A little while back, I was sent a copy of Cabela’s Big Game Hunter: Pro Hunts for Xbox 360 from Activision’s PR company, Sandbox Strategies, to review for OutdoorHub. Not only did I receive a copy of the game, but I also received the bundle that includes the Top Shot Fearmaster gun controller as well. As a nonhunter, the vast majority of my hunting video game experience has been with games like Duck Hunt and quite a few rounds of Big Buck Hunter at various watering holes around town. Needless to say, I was quite interested in seeing what more of a “simulation” hunting game has to offer.

I actually had the game hooked up at the office upon its arrival. I immediately wanted to get the Fearmaster controller plugged in and calibrated, allowing me to get right into the action. One thing to note: the game does not support one of the more advanced features of the Fearmaster, which is the heart rate monitor. In other games, your heart rate will either worsen or improve your accuracy, but not in Pro Hunts. In the end, however, it ended up being irrelevant that Pro Hunts didn’t support the heart rate monitor. I say that because using the Fearmaster controller was probably one of the most frustrating experiences I’ve had playing a video game. It was just too difficult to walk around while using the gun. It’s almost like Activision tried to replicate a keyboard/mouse combo by making it where you have to point your gun at certain points of the screen in order to turn your character. After several rounds of tweaking the calibration settings, I just couldn’t find a comfortable balance. Annoyed with the gun and calibration issues, I decided to use my conventional controller. This is where the game began to shine.

I was finally able to do some “real” hunting after the controller was plugged in. I was ready to take on some hunting advice from pros Jim Shockey, Wade Middleton, and Ralph and Vicki Cianciarulo and go out and hunt some big game in four regions of the United States.

A screenshot showing the bullet cam point of impact feature.
A screenshot showing the bullet cam point of impact feature.

It became apparent right away that I couldn’t just walk around all willy-nilly and take pot shots at potential harvests. I had to take the wind into consideration while making sure my potential prey couldn’t pick up my scent. Therefore, some strategy is involved in not spooking the animals. The game does feature treestands and blinds to aid in the task of hunting without being detected. In fact, there were some hunts that required the use of a treestand or blind. That particular requirement upped the difficulty level a bit because I had to climb into a treestand while not having the animal pick up on my scent. I failed on more than one occasion.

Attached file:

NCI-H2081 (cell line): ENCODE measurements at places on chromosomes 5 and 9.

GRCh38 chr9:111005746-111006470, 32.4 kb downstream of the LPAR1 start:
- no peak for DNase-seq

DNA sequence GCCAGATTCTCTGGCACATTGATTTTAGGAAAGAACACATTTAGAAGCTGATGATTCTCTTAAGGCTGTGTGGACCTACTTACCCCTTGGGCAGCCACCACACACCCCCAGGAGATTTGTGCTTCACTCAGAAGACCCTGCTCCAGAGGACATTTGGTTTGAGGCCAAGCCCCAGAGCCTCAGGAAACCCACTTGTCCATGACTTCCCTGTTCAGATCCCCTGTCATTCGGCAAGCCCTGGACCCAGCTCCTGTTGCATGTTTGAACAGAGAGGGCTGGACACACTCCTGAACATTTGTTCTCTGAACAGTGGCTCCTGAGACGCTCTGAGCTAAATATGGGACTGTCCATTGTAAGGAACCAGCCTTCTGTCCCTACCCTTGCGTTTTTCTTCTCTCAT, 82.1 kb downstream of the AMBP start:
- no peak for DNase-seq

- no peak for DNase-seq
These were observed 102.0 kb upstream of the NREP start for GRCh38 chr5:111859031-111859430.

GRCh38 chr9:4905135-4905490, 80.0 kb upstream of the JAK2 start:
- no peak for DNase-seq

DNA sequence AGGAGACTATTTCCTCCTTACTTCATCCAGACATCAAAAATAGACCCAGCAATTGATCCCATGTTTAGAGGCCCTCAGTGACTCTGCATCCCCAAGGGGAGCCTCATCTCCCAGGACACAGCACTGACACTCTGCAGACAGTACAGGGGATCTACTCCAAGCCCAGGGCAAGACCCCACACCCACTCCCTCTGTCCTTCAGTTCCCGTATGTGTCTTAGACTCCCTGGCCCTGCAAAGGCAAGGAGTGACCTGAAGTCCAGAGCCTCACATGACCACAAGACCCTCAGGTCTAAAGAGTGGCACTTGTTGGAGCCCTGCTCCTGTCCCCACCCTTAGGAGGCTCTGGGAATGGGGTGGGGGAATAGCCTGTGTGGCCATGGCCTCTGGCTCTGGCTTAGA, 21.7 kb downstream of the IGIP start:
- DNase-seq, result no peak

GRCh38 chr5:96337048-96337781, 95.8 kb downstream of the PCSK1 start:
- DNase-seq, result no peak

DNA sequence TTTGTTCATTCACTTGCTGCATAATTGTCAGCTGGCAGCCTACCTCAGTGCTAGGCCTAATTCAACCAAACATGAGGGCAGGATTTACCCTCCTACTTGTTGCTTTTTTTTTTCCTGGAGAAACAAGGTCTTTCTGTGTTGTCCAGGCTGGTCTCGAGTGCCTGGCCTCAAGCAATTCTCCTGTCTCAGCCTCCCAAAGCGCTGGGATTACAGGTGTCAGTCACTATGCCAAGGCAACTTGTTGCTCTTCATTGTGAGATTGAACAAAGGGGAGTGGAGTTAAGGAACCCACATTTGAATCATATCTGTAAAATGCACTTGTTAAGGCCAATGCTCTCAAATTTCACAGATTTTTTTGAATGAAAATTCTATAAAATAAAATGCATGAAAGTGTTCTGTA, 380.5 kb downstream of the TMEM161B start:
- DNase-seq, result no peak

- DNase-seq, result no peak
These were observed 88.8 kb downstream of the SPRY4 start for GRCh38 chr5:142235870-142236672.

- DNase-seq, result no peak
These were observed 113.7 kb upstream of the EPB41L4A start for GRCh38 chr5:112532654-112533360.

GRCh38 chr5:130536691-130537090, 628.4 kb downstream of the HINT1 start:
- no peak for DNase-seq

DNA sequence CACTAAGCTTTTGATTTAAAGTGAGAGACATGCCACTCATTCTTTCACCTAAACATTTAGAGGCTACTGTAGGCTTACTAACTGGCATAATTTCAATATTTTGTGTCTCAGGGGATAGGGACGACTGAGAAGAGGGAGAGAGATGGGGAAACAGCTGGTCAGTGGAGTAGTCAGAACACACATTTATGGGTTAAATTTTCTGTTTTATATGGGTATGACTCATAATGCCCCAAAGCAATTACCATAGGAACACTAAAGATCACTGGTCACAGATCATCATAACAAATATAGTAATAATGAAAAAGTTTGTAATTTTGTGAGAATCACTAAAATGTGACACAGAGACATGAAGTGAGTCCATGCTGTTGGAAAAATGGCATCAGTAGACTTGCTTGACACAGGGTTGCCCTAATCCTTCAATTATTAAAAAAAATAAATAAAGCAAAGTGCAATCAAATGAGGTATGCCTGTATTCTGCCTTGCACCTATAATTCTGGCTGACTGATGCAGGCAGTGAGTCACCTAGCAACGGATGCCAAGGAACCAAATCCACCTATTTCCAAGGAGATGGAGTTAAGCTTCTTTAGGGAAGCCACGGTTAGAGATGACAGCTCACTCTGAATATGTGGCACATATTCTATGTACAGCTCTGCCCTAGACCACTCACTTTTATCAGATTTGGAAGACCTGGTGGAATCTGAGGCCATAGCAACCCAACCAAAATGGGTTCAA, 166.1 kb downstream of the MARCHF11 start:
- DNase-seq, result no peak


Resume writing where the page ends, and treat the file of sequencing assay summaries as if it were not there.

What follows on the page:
My personal favorite feature of the game is the bullet cam. After taking a shot, the camera turns to a special angle that shows the bullet really large on the screen as well as shot stats, which include Time, Speed, Distance, and Energy. Given the fact that you can upgrade your bullets throughout the game, they also show the particular bullet in that view as well. The next part of the sequence shows the point of impact on the animal, plus the damage it does. That cam gives a fantastic view of the internal organs and which shots are hits or misses. There was a time when I didn’t have the right bullet to hit a bear’s vital organs and I kept on getting stopped at the ribs, but once I upgraded to the proper bullet, I was able to finally hit the bear’s heart and lungs.

As previously mentioned, the game features an upgrade mechanism. Guns, bullets, scopes, and binoculars are all upgradeable, and deer, elk, and moose calls, as well as scent masking spray, are all available for purchase with the points received from successful hunts.

Outside of the hunting campaign within the four regions of the country (Southeast, Southwest, Northwest, and Northeast) and the upgrade system, there really isn’t much more to the game itself. There is an online leaderboard that allows you to compare your hunts with others and there’s a trophy room that features the animals from successful hunts and the stats that go along with them.

I think Big Game Hunter: Pro Hunts provides an intuitive foray into the world of hunting while keeping it fun. The strategic aspects of the game keep the hunts interesting by not making it a run-and-gun arcade shooter but more of a thinking game, where one has to look ahead in order to take down their trophy. The bullet cam is a nice touch, as well as the upgrade mechanism. I would like to see an increase in graphic quality in future versions as well more of an online offering. The difficulty of utilizing the Top Shot Fearmaster controller was a bit of a letdown as well. I hope that can be worked out in future versions.

Images courtesy Sandbox Strategies

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  • Daniel Xu

    Some part of me really wishes this game had a difficulty mode that involved using only a bowie knife equipped with a laser.